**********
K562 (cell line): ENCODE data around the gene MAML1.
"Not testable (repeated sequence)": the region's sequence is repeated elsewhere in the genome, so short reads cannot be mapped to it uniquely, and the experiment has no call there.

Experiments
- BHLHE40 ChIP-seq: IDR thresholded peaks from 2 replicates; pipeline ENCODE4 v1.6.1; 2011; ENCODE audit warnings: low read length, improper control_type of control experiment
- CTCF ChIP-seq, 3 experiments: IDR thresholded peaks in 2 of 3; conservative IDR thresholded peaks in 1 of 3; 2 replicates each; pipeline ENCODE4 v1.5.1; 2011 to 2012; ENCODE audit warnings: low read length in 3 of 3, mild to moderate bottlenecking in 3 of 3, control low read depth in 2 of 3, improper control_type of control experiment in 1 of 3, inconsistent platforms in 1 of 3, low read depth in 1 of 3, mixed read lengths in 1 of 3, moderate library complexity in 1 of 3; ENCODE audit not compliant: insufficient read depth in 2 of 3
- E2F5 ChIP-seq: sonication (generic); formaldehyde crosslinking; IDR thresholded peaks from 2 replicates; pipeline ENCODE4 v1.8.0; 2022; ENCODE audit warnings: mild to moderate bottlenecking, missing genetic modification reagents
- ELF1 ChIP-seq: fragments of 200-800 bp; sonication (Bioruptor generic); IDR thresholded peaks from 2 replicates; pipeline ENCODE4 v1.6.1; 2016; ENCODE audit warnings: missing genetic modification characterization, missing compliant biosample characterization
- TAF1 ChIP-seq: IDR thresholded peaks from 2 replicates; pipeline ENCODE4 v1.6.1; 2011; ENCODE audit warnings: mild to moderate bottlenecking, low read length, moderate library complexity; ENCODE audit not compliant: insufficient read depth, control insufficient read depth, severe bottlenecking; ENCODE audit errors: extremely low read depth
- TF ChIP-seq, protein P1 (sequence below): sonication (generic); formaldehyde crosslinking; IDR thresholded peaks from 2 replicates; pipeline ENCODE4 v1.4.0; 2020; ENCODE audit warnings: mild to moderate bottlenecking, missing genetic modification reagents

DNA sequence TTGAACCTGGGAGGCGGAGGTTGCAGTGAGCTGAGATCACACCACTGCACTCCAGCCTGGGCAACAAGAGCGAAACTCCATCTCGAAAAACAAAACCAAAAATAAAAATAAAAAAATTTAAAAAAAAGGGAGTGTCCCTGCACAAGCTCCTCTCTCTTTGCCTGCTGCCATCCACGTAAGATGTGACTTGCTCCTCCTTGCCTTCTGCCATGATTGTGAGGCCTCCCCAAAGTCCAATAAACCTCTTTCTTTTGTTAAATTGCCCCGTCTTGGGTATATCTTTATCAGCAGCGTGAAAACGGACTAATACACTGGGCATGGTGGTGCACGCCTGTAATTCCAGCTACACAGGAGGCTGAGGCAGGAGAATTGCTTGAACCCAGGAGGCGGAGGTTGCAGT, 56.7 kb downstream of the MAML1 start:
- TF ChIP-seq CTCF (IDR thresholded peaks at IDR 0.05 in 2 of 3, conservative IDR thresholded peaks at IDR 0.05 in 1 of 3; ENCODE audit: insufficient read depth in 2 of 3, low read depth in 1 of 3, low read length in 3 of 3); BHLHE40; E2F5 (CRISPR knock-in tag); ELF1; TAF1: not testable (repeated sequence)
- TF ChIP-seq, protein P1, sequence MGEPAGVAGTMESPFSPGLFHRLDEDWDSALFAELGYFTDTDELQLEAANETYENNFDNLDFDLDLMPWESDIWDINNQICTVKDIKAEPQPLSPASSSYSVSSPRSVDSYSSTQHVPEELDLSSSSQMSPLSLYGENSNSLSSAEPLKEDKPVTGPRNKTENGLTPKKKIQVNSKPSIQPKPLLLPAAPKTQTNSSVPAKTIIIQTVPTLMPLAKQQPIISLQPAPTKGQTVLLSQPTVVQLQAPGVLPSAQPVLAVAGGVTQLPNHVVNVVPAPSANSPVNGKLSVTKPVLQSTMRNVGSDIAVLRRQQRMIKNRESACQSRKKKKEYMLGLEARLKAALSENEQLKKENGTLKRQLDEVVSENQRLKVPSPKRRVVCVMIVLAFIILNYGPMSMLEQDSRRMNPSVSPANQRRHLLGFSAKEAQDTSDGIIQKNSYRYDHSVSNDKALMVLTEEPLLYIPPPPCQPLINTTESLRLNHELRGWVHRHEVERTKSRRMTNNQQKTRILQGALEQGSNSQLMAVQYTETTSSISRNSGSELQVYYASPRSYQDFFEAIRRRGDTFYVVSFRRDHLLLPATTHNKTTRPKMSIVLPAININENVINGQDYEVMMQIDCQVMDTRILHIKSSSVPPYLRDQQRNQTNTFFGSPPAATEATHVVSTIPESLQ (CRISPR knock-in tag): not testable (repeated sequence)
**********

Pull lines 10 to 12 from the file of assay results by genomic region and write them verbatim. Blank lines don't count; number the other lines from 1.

DNA sequence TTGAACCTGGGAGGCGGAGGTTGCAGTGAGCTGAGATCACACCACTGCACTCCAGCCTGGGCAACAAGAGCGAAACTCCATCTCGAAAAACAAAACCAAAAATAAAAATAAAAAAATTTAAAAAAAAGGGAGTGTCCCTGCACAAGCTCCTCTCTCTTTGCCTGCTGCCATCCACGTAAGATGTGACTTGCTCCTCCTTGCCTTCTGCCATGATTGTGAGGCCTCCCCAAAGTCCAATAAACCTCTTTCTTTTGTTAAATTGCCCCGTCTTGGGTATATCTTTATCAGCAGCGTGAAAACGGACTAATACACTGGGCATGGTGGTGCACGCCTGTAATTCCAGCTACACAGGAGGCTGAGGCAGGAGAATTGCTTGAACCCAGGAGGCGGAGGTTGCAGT, 56.7 kb downstream of the MAML1 start:
- TF ChIP-seq CTCF (IDR thresholded peaks at IDR 0.05 in 2 of 3, conservative IDR thresholded peaks at IDR 0.05 in 1 of 3; ENCODE audit: insufficient read depth in 2 of 3, low read depth in 1 of 3, low read length in 3 of 3); BHLHE40; E2F5 (CRISPR knock-in tag); ELF1; TAF1: not testable (repeated sequence)
- TF ChIP-seq, protein P1, sequence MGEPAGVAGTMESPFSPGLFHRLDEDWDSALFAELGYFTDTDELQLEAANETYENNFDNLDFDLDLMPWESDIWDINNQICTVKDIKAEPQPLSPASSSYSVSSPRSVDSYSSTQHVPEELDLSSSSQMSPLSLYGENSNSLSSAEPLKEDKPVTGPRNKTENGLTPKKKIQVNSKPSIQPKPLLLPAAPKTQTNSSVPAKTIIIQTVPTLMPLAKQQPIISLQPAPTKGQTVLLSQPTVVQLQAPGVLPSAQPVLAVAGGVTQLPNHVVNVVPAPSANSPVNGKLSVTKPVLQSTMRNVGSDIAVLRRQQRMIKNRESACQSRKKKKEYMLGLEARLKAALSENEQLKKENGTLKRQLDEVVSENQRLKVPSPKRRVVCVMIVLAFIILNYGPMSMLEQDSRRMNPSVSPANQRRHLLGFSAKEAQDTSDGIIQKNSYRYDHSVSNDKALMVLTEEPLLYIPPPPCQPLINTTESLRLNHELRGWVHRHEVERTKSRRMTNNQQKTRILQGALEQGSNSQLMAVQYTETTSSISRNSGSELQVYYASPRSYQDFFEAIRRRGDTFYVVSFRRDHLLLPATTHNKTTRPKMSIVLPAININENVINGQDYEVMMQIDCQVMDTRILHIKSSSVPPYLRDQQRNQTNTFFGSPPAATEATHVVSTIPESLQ (CRISPR knock-in tag): not testable (repeated sequence)